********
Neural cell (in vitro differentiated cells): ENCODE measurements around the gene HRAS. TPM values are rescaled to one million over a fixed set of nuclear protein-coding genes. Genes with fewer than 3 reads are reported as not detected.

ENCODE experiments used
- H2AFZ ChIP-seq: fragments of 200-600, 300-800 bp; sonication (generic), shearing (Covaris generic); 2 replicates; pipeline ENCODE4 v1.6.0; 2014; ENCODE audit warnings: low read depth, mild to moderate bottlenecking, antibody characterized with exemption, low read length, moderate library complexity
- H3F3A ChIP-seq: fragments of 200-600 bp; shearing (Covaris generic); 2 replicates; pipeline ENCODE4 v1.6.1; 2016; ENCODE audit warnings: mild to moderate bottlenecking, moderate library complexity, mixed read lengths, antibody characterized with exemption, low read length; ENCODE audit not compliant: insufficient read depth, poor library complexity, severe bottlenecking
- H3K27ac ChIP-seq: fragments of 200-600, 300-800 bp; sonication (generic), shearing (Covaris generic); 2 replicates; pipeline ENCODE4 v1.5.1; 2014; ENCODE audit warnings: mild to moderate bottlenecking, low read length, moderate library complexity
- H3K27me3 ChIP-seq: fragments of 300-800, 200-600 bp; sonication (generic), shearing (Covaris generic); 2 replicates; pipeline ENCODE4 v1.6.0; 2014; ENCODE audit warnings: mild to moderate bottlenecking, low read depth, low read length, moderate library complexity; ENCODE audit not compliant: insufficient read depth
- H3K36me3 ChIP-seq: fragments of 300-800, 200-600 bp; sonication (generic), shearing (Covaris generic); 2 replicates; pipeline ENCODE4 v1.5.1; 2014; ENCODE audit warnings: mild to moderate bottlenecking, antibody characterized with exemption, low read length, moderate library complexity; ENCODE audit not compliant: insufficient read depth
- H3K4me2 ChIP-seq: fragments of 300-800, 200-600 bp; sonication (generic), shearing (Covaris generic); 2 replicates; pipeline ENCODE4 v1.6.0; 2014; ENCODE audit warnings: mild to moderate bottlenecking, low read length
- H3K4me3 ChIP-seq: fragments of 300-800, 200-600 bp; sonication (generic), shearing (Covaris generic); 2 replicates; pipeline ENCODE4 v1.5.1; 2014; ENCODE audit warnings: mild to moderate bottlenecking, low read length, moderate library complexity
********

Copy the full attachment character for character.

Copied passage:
Neural cell (in vitro differentiated cells): ENCODE measurements around the gene HRAS. TPM values are rescaled to one million over a fixed set of nuclear protein-coding genes. Genes with fewer than 3 reads are reported as not detected.

ENCODE experiments used
- H2AFZ ChIP-seq: fragments of 200-600, 300-800 bp; sonication (generic), shearing (Covaris generic); 2 replicates; pipeline ENCODE4 v1.6.0; 2014; ENCODE audit warnings: low read depth, mild to moderate bottlenecking, antibody characterized with exemption, low read length, moderate library complexity
- H3F3A ChIP-seq: fragments of 200-600 bp; shearing (Covaris generic); 2 replicates; pipeline ENCODE4 v1.6.1; 2016; ENCODE audit warnings: mild to moderate bottlenecking, moderate library complexity, mixed read lengths, antibody characterized with exemption, low read length; ENCODE audit not compliant: insufficient read depth, poor library complexity, severe bottlenecking
- H3K27ac ChIP-seq: fragments of 200-600, 300-800 bp; sonication (generic), shearing (Covaris generic); 2 replicates; pipeline ENCODE4 v1.5.1; 2014; ENCODE audit warnings: mild to moderate bottlenecking, low read length, moderate library complexity
- H3K27me3 ChIP-seq: fragments of 300-800, 200-600 bp; sonication (generic), shearing (Covaris generic); 2 replicates; pipeline ENCODE4 v1.6.0; 2014; ENCODE audit warnings: mild to moderate bottlenecking, low read depth, low read length, moderate library complexity; ENCODE audit not compliant: insufficient read depth
- H3K36me3 ChIP-seq: fragments of 300-800, 200-600 bp; sonication (generic), shearing (Covaris generic); 2 replicates; pipeline ENCODE4 v1.5.1; 2014; ENCODE audit warnings: mild to moderate bottlenecking, antibody characterized with exemption, low read length, moderate library complexity; ENCODE audit not compliant: insufficient read depth
- H3K4me2 ChIP-seq: fragments of 300-800, 200-600 bp; sonication (generic), shearing (Covaris generic); 2 replicates; pipeline ENCODE4 v1.6.0; 2014; ENCODE audit warnings: mild to moderate bottlenecking, low read length
- H3K4me3 ChIP-seq: fragments of 300-800, 200-600 bp; sonication (generic), shearing (Covaris generic); 2 replicates; pipeline ENCODE4 v1.5.1; 2014; ENCODE audit warnings: mild to moderate bottlenecking, low read length, moderate library complexity